In 1985, when Anne LeClair, a pretty young woman, became the first female executive director of a struggling San Mateo Chamber of Commerce, there were just 100 members. By the time she left, the chamber had more than 900 and was a major force in the city and county.

When she moved on to become the first woman president and CEO of the San Mateo County Convention and Visitors Bureau in 2000, the bureau was trying to find a better way to finance its activities. It had been relying on the transit occupancy tax which cities collected and in turn could or could not turn over to the convention bureau. She implemented, instead, the Tourism Business Improvement District which collects a small percentage of hotel guest’s fees and the cities keep their TOT. Today the Convention Bureau represents all cities in the county (except Menlo Park and Daly City) and Palo Alto. Fees brought in $2.1 million this year. A 16-member staff includes a sales team in Chicago, the east coast, Sacramento, Southern California, the Southwest and Northern California. It also has an international representative since a significant number of county visitors come from other countries.


I asked LeClair, what’s the big attraction in San Mateo County? She explained, it’s the scenery — ocean and Bay views, lots of open space and proximity to San Francisco International Airport. And its location close to San Francisco, Silicon Valley and high tech in the south and biotech in the north. Popular destinations for both international and domestic visitors are the Facebook sign (for photos) in Menlo Park, Filoli, Half Moon Bay, wineries and shopping.


LeClair has witnessed the explosive growth in the high tech and biotech industries; the changes in downtowns which are becoming more geared for younger people and more exciting. There has been a huge growth in hotel projects; there are over 170 hotels in the county and Palo Alto. LeClair attributes this to the demand for last-minute business travelers. The Grand Hyatt, the new SFO hotel, is expected to open this summer. It will have 351 rooms. For now, when demand is so high, it is not expected to hurt surrounding hotels But LeClair pointed out, the hotel business, like much else, is cyclical.


LeClair has burst through many glass ceilings with no cuts or bruises to show. When she was admitted to the San Mateo Rotary Club in 1987, a bastion of white males, there was no red carpet or welcome mat. This followed a Supreme Court decision which said private clubs could not discriminate against women. In fact at her first meeting the waitress at the Benjamin Franklin Hotel told LeClair she didn’t like serving women and women didn’t belong in the club. And even though many male Rotarians tried to make life difficult, especially when she was chosen as the first women president, LeClair more than rose to the challenge. She reminded me of the musical about Annie Oakley and the song “Anything you Can Do I Can Do Better.” LeClair could out joke and outsmart and outprank the old boys and they just loved it. Two other women also were admitted to Rotary at the same time but they made it a point never to sit together. Since LeClair’s reign there have been six women chosen as San Mateo Rotary presidents and the next one in line is Anne Campbell, former county superintendent of schools.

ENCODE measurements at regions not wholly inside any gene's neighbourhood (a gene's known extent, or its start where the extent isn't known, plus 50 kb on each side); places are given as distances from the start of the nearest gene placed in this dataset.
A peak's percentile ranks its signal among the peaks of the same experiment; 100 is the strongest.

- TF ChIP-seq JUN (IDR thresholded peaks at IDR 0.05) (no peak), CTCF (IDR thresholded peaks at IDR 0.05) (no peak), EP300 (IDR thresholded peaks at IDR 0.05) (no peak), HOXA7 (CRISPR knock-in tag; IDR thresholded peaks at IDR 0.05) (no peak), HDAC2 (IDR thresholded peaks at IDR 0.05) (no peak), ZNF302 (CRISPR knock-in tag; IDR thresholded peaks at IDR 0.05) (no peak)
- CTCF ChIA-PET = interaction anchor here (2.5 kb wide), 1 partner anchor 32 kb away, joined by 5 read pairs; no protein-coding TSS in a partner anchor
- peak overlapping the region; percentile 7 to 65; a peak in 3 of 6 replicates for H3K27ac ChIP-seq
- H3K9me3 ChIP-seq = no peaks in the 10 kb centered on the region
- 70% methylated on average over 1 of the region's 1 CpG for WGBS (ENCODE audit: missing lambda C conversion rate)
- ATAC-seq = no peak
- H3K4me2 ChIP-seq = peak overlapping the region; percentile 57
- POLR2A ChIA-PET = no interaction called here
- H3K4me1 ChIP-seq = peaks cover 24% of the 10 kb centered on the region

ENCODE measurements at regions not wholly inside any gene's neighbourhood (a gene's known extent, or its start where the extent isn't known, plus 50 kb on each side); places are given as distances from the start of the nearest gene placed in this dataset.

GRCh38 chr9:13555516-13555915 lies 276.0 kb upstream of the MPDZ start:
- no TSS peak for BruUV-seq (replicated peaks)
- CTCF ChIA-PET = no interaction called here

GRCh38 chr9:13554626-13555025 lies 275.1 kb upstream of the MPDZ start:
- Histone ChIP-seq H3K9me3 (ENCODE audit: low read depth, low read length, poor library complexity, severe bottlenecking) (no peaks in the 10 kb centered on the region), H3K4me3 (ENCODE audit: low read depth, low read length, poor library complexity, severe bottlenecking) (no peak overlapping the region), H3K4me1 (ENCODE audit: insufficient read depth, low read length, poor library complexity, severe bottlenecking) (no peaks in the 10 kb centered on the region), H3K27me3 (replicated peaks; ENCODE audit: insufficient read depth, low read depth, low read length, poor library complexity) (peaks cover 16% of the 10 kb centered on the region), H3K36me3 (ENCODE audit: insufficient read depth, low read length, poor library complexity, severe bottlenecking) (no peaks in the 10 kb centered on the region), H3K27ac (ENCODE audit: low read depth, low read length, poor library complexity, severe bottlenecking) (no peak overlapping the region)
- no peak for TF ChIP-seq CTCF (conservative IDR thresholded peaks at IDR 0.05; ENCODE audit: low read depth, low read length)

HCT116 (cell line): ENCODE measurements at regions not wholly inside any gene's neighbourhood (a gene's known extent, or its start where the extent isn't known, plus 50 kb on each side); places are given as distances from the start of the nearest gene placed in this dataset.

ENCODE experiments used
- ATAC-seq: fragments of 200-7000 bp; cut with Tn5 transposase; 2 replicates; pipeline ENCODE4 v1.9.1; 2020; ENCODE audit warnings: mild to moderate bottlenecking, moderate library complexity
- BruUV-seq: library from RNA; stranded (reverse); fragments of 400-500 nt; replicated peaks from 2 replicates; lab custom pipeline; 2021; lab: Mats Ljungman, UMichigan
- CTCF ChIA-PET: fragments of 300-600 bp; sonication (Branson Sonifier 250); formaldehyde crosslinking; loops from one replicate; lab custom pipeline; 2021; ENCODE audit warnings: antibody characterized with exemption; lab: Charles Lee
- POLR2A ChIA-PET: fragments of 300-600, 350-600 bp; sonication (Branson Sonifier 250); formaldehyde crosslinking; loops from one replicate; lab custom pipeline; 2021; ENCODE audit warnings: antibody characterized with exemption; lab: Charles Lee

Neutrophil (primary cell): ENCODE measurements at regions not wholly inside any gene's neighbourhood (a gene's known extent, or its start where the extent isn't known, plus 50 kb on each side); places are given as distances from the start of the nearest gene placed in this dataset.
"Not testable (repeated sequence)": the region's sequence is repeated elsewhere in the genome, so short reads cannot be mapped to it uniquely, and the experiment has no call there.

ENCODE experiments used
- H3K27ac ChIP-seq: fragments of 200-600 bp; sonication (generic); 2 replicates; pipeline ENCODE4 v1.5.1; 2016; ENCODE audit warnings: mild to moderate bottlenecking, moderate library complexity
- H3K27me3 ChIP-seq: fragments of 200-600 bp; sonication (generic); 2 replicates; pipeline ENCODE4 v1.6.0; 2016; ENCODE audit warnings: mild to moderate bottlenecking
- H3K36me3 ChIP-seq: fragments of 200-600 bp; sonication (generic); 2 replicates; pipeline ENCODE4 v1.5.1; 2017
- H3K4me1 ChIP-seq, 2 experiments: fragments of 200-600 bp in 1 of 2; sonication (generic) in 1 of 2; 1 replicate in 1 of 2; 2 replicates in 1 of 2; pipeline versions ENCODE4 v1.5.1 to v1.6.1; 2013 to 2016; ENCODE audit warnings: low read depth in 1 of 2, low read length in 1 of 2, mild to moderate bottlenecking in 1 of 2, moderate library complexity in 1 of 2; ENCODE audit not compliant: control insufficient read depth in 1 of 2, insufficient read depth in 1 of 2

I asked LeClair if it was difficult to work in a world dominated by men and she said it never was a problem for her and she never thought about it. Before coming to San Mateo she was a lobbyist for the U.S. Chamber of Commerce in Washington, D.C. One day, she and a male colleague were trying to hail a cab without luck. Her colleague suggested she show some leg to which she replied why don’t you lie down in the middle of the street and maybe that will attract some attention.


She lived in Saudi Arabia for two years where her husband Jim was employed and their first child was born. I still can’t fathom a cloaked LeClair being unable to drive and how she survived in a country known for its poor treatment of women. But she did. She and husband, Jim, then moved to the Peninsula because they had family here and Jim was a former quarterback for the San Francisco 49ers. Today, that little girl born in Saudia Arabia is married and expecting and LeClair looks forward to her next new challenge. Being a grandmother.

Sue Lempert is the former mayor of San Mateo. Her column runs every Monday. She can be reached at

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